PS 41-80
Influences of polyploidy and mating system on life-history variation in a snail model for the maintenance of sex

Wednesday, August 7, 2013
Exhibit Hall B, Minneapolis Convention Center
Claire F. Tucci, Department of Biology, University of Iowa, Iowa City, IA
Katelyn Larkin, Biology, University of Iowa, Iowa City, IA
Maurine Neiman, Biology Department, University of Iowa, Iowa City, IA

Sexual reproduction is both extremely common and very costly, suggesting that there are profound benefits associated with sex that can counter its costs. Here, we focus on potential costs of a trait that very often co-occurs with asexual reproduction, polyploidy. Both theory and empirical data suggest that the higher nuclear DNA content of polyploids may directly or indirectly result in a relatively slow rate of growth and reproductive maturation. We are currently using a common-garden approach to test this hypothesis in diploid sexual and triploid and tetraploid asexual Potamopyrgus antipodarum. This New Zealand freshwater snail is an important model system for studying sex and ploidy-level evolution because sexual diploids and asexual triploids and tetraploids are ecologically similar and often coexist in natural populations.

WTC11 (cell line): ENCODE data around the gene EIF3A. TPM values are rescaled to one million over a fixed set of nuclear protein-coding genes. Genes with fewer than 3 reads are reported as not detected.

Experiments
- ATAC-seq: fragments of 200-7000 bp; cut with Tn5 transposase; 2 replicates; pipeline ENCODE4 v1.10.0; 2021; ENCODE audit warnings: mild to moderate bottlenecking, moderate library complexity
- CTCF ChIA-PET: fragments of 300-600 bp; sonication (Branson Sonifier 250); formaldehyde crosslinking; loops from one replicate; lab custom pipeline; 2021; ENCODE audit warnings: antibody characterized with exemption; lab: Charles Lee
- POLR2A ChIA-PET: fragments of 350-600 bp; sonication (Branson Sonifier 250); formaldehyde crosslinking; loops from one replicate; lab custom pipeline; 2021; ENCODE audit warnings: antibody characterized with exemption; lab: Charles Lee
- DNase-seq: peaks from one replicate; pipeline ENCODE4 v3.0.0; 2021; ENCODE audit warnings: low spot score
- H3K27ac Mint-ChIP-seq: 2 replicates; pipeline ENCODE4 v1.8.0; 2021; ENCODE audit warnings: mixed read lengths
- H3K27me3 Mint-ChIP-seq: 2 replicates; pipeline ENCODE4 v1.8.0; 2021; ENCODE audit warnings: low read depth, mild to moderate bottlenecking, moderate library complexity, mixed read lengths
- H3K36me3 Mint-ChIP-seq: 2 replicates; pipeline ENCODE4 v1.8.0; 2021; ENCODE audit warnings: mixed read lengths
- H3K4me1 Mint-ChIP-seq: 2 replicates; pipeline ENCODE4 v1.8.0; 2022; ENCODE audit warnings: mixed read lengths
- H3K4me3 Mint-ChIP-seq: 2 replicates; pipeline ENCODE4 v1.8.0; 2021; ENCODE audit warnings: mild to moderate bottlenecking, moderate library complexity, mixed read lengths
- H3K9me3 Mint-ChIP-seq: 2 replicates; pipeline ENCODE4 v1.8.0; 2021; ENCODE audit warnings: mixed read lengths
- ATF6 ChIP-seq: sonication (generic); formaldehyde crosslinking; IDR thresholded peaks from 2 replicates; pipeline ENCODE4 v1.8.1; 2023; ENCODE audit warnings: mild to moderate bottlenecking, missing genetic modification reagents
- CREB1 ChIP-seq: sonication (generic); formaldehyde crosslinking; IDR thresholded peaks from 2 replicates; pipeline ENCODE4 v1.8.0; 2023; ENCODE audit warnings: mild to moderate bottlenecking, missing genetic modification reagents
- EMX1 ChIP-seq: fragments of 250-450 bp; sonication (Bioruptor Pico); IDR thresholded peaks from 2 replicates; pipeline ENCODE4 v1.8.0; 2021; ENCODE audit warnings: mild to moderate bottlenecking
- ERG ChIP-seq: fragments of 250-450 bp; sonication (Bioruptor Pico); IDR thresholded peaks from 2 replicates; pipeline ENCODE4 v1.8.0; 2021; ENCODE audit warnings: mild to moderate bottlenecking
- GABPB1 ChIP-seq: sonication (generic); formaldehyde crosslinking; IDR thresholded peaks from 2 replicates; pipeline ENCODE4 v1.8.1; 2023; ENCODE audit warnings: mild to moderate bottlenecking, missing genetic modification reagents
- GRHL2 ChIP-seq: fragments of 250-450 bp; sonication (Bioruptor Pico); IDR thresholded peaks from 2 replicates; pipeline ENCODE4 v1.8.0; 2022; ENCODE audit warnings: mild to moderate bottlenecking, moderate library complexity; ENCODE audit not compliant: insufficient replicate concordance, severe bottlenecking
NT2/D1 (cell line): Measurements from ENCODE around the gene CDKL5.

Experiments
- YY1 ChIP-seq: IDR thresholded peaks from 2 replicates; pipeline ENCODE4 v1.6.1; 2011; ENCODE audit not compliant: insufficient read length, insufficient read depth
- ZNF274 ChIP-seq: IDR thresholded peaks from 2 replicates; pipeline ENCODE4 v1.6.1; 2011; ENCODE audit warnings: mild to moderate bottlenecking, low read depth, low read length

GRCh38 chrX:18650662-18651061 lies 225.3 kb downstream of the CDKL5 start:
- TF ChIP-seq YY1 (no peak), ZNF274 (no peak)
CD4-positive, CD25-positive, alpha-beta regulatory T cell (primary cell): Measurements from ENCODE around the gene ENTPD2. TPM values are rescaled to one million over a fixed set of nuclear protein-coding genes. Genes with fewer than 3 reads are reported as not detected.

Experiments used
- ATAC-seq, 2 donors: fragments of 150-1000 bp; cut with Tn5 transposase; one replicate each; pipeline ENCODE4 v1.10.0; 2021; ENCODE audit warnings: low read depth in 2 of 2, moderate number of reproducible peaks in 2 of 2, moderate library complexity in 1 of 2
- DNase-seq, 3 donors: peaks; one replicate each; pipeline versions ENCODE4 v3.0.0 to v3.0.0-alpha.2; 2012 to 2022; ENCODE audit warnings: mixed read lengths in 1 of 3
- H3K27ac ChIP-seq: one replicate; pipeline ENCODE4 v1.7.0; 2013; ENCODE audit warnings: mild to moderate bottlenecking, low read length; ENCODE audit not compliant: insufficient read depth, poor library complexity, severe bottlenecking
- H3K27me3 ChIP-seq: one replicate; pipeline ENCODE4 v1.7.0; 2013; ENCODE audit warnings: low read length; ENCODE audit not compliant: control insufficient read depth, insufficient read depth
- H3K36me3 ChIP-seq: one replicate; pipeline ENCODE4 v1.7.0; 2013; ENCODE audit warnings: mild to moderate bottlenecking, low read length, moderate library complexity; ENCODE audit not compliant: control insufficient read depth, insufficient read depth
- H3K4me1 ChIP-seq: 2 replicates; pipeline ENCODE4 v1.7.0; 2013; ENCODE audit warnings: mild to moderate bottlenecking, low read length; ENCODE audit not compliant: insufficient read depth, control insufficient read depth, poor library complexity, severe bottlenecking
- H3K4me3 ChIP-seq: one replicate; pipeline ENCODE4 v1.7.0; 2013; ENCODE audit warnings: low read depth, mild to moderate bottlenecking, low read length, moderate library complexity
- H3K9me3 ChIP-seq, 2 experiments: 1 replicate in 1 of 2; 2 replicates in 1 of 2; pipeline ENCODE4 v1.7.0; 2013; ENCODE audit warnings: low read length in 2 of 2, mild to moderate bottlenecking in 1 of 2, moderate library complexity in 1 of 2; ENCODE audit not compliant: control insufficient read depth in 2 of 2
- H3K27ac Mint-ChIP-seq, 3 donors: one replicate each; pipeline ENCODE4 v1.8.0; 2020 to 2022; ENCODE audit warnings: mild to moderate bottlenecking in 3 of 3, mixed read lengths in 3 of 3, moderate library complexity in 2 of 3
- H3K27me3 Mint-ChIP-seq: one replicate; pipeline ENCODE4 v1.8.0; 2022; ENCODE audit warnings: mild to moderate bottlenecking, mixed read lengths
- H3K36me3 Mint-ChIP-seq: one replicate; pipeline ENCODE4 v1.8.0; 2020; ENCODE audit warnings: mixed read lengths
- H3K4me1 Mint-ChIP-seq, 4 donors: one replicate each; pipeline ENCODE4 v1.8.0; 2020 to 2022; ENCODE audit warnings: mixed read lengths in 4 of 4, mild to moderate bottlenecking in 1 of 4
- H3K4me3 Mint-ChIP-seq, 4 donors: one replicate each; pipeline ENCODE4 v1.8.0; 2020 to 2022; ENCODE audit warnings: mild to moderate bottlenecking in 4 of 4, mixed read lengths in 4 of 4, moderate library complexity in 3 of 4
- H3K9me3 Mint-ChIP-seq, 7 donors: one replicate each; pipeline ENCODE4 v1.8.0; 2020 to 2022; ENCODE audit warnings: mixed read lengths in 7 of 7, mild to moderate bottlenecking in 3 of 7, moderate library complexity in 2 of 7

While this experiment is still in progress, there is significant across-family variation in growth rate, time to maturity, and size at reproduction within diploids, triploids, and tetraploids, revealing genetic variation for these important life-history traits in P. antipodarum. We also found that snails that grew more rapidly also reproduced at a younger age, indicating that more rapid growth translates into earlier reproduction. In contrast to our predictions, polyploid asexual P. antipodarum reproduced significantly earlier than diploid sexuals. Triploid and tetraploid asexual P. antipodarum grew and matured at similar rates, suggesting that polyploidy per se does not explain these differences in time to maturity between sexuals and asexuals. Taken together, these preliminary data suggest that the persistence of sexual diploid P. antipodarum is not obviously linked to benefits associated with more rapid maturation.